Tough Nut To Crack

June 21, 1951 — The Evening Herald

The Mossadegh Project | October 21, 2021                      

This editorial on Iran in The Evening Herald newspaper of Shenandoah, Pennsylvania was not entirely original. It reworks a syndicated United Press column by Harry Ferguson from the same day, and sort of, vaguely acknowledges the agency as their source. Then it abruptly switches from their own wording to inexplicable, verbatim plagiarism (highlighted) for the remainder of the piece.


It is a statement of fact that the British have no equals in the delicate and complicated field of international diplomacy. They may lose the battles, but they make it a point to win the wars.

However, this seizure of the billion-dollar Anglo-Iranian Oil Company in Iran poses as thorny a problem as 10 Downing Street has encountered in many a moon. This really is a tough nut for the British to crack.

The British position at this writing amounts to this: They are in desperate need of Iranian oil for defense purposes and industrial needs. To fly British paratroopers, now stationed on the Island of Cyprus, to protect British interests in Iran is inviting Soviet intervention. There happens to be a treaty between Iran and the Soviet. And, worst of all, every possible move to negotiate the dispute has been rejected by the Iranians.

This background, culled from United Press sources, reveals the key figure to be Iranian Premier Mohammed Mossadegh. His refusal to compromise, from all best evidence, is because he fears for his life. He is afraid he will be shot. He has good reason to think so, too, because that is what happened to his predecessor, Ali Razmara. He was assassinated on March 7 because the Iranians didn’t think he was proceeding fast enough in taking the oil installations away from the British.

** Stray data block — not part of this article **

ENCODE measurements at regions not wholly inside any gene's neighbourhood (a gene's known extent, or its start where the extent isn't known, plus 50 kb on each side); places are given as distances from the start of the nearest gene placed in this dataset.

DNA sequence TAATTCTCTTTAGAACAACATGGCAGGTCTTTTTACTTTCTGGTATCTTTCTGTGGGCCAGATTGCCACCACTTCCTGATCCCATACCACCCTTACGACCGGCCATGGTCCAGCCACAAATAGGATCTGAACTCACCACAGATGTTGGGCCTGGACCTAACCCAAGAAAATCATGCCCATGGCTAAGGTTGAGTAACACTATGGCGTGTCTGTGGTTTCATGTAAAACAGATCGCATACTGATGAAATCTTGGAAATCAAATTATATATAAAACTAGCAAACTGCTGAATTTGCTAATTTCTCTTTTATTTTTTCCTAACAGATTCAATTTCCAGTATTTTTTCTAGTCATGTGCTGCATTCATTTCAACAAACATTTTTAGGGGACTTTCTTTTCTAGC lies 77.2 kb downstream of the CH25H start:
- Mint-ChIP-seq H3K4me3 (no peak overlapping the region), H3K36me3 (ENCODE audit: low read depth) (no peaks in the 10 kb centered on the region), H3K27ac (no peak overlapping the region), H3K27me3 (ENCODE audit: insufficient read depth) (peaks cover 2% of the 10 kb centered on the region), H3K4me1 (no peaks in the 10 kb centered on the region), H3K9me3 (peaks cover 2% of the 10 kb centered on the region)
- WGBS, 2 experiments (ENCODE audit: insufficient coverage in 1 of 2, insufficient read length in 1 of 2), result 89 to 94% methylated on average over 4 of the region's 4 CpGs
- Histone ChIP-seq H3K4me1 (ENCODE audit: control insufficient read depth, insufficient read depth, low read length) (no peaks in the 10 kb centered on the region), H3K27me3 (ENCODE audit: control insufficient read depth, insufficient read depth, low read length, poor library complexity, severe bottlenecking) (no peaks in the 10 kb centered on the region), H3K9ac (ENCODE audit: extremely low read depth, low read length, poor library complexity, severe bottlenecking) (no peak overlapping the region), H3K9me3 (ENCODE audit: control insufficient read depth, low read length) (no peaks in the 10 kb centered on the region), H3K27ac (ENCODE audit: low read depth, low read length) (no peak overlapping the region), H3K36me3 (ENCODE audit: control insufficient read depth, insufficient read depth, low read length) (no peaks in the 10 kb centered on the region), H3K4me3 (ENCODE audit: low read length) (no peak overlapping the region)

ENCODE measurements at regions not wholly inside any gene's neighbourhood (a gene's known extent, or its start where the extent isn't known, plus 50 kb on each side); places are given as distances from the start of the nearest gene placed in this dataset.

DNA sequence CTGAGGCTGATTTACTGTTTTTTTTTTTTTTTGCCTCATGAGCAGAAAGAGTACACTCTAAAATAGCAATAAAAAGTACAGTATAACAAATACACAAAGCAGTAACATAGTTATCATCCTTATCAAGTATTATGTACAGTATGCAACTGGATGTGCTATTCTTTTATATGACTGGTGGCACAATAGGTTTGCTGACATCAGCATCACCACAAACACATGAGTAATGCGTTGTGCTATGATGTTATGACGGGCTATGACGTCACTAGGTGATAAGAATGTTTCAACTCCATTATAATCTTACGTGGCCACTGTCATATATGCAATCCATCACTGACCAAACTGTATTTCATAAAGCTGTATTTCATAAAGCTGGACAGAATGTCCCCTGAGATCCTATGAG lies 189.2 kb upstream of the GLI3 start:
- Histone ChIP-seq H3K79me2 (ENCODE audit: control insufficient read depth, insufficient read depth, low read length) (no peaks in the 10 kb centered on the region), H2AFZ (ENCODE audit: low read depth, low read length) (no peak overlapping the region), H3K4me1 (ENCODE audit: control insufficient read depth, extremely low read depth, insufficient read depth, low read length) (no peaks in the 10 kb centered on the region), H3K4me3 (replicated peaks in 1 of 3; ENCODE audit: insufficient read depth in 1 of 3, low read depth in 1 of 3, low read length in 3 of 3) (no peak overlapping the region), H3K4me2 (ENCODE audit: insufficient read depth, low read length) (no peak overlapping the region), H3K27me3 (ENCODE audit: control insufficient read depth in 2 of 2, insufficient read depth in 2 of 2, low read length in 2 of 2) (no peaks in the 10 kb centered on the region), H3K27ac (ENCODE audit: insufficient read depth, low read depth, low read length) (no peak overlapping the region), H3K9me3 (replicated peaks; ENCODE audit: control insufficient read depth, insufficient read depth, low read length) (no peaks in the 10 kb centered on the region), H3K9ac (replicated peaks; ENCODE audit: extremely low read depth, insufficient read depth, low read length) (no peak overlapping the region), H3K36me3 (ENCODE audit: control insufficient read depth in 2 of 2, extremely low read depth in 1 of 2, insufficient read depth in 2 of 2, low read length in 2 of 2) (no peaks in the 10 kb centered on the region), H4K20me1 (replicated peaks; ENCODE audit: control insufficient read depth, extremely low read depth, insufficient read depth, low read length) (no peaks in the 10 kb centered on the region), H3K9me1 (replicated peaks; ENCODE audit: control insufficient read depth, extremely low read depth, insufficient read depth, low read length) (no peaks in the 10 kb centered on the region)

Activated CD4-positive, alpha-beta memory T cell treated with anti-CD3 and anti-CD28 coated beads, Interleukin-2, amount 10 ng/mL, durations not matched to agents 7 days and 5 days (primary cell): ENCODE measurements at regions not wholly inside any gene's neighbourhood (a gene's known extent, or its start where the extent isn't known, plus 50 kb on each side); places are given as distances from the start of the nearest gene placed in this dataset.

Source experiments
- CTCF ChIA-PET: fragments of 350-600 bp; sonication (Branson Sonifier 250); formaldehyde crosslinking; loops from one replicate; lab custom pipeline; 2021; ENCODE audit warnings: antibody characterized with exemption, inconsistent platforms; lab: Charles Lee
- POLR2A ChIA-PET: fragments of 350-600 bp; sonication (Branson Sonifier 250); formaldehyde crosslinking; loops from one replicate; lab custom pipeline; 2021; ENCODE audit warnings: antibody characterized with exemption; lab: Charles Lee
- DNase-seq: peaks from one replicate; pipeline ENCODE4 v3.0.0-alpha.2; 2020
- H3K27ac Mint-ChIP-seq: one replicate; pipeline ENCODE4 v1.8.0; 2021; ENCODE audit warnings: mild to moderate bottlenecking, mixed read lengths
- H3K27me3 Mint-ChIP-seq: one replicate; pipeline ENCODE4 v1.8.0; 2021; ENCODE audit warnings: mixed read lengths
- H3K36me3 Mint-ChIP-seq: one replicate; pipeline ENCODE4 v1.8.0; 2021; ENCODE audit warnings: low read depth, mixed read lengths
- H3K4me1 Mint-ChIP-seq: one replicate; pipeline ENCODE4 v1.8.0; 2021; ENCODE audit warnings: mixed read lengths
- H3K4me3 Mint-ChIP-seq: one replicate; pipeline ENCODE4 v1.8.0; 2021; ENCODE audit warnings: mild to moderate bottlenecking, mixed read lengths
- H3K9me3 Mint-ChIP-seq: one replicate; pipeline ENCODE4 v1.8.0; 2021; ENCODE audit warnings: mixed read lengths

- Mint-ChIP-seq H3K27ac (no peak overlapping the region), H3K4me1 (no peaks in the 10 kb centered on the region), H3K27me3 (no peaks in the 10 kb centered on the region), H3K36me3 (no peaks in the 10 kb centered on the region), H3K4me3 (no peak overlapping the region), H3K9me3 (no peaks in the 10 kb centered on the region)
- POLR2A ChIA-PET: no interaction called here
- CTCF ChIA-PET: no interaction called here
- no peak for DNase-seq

What brings this pressure on Mossadegh is that, while Iran’s various political parties and “fronts” quarrel about almost everything else in the world, they are in firm agreement on one issue — the British should get out and stay out. It has reached the point now where they are competing to see who can be the most violently anti-British. Tudeh, the Iranian Communist Party, technically is outlawed, but it hasn’t hesitated to take the lead openly in the anti-British campaign because it knows it is on safe ground.

The British have yielded ground slowly in Iran, but finally made an offer to pay Iran $28,000,000 at once and $8,400,000 a month until some agreement can be reached on the dispute. That offer was tossed in the wastebasket along with a last-minute appeal by United States Ambassador Henry F. Grady for moderation.

Foreign Secretary Herbert Morrison got up yesterday in London to try to explain his troubles to the House of Commons. A member of Morrison’s own Labor Party interjected this remark in an attempt to help him: “If precipitate action were taken we might find Iran was more dangerous than Korea.”

The man has something there.

[Harold Davies (1904-1985). His actual words were: “...if we precipitate action here, not only may we lose the oil but we may find that Persia is more dangerous than Korea...”]

Lessons of Korea | Republican Arraigns U.S. War (1951)
Lessons of Korea | Republican Arraigns U.S. War (Nov. 1951)


Related links:

U.S. In Middle East | Abilene Reporter-News (Texas), Oct. 12, 1951

Situation In Persia | Goulburn Evening Post, June 29, 1951

U.S. Oil Kings Air Iran Concerns With State Department (Oct. 10, 1951)

MOSSADEGH t-shirts — “If I sit silently, I have sinned”

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